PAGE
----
3) What makes a good Dungeon Master? Are you a good one?

JV – In the game of Dungeons & Dragons, you’ve got your players, who all get to make decisions for a character they’re “playing” as, and then you’ve got the Dungeon Master – who acts as the “coach” for the rest of the imaginary world that a Dungeons & Dragons group gets to play around in. A good Dungeon Master is an excellent communicator who knows when to talk and when to listen.

They’ve taken the time to explain the vision of the shared universe: what it’s like to live there, what’s considered commonplace and what’s fantastic and rare. The game of Dungeons and Dragons also involves a lot of problem solving. A good Dungeon Master works with players as they imagine outcomes of player-influenced actions in the imaginary world. Do they succeed? Do they fail?

A good Dungeon Master doesn’t always let you win “just because”. Failure should always be a possibility, even in an imaginary world. Dungeons & Dragons is a social, team game where you need to work together cooperatively to overcome obstacles.

"Get around a table, get whatever dice you can scrounge up, and start talking about things you’ve always wanted to do.."
“Get around a table, get whatever dice you can scrounge up, and start talking about things you’ve always wanted to do..”

4) Do you think that some people don’t just like to play but they NEED to play, and would rather live in those worlds than in their real lives?

JV – I think that anyone who NEEDS to play Dungeons & Dragons probably has an addictive personality on par with people who NEED to gamble, NEED alcohol, or NEED to escape reality. While Dungeons & Dragons deals with things like cults, gods, and devils (developing a bad reputation in certain religious circles that carries on even today) – when you boil Dungeons & Dragons down to it’s most basic components – it’s just people sitting around a table, rolling dice and doing basic math. If someone has a real problem and needs to play a game to escape it, I’m of the belief that, while the game itself isn’t hurting anything, it’s probably best to step back and take a look at what the problem is and then try to fix it in small, manageable chunks. It’s actually the same way I’d tackle problems as a player in Dungeons & Dragons 😉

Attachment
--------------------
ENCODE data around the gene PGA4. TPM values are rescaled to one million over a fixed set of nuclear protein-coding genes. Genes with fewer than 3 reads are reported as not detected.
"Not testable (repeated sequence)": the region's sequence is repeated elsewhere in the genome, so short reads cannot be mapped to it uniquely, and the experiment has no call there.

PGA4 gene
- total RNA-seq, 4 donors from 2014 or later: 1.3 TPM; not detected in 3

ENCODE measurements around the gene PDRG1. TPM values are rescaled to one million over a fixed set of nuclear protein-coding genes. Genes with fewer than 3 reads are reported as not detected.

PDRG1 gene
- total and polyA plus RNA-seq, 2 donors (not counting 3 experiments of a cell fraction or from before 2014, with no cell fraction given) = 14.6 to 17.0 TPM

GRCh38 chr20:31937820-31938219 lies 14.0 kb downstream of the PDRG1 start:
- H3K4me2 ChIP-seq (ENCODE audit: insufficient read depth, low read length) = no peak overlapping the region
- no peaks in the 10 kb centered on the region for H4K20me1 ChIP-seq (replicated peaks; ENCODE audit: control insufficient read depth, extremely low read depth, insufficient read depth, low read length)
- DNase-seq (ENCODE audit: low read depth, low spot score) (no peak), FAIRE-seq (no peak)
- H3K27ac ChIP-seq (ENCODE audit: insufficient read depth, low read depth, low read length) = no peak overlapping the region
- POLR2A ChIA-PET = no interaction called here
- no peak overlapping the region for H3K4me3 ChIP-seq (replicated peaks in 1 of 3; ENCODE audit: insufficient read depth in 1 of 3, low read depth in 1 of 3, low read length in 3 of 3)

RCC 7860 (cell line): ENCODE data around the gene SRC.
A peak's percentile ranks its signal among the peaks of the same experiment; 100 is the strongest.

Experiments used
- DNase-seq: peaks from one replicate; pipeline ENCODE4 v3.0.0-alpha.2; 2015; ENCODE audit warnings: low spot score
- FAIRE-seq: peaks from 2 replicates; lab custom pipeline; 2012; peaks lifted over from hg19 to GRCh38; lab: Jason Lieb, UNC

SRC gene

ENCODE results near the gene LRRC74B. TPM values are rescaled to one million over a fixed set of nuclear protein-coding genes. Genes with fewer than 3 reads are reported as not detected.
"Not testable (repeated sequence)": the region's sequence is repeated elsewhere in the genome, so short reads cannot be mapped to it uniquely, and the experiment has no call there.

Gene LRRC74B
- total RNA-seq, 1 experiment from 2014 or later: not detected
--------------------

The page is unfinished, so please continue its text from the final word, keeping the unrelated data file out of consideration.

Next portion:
5) How does one begin to play if they never have before? What’s the best way? Any advice to a newbie?

JV – Dungeons and Dragons has a rich history of imagination that I think stems from childhood innocence. We think of the craziest and coolest stuff as kids until it’s worked out of us in the act of growing up and fitting into the mold of what life has in store for us. My best friend (who I met because of Dungeons & Dragons) has always said that growing up with Dungeons and Dragons was great, because nobody knew how the hell to play it, so they just made it up and filled in the gaps and tweaked rules to fit the way their group played the game. My advice is newbies that want to play Dungeons & Dragons is to get a group of 3 – 5 people who think this way and then get around a table, get whatever dice you can scrounge up, and start talking about things you’ve always wanted to do and what it would be like to do them! Most importantly: HAVE FUN!


Contact Johnny at Google+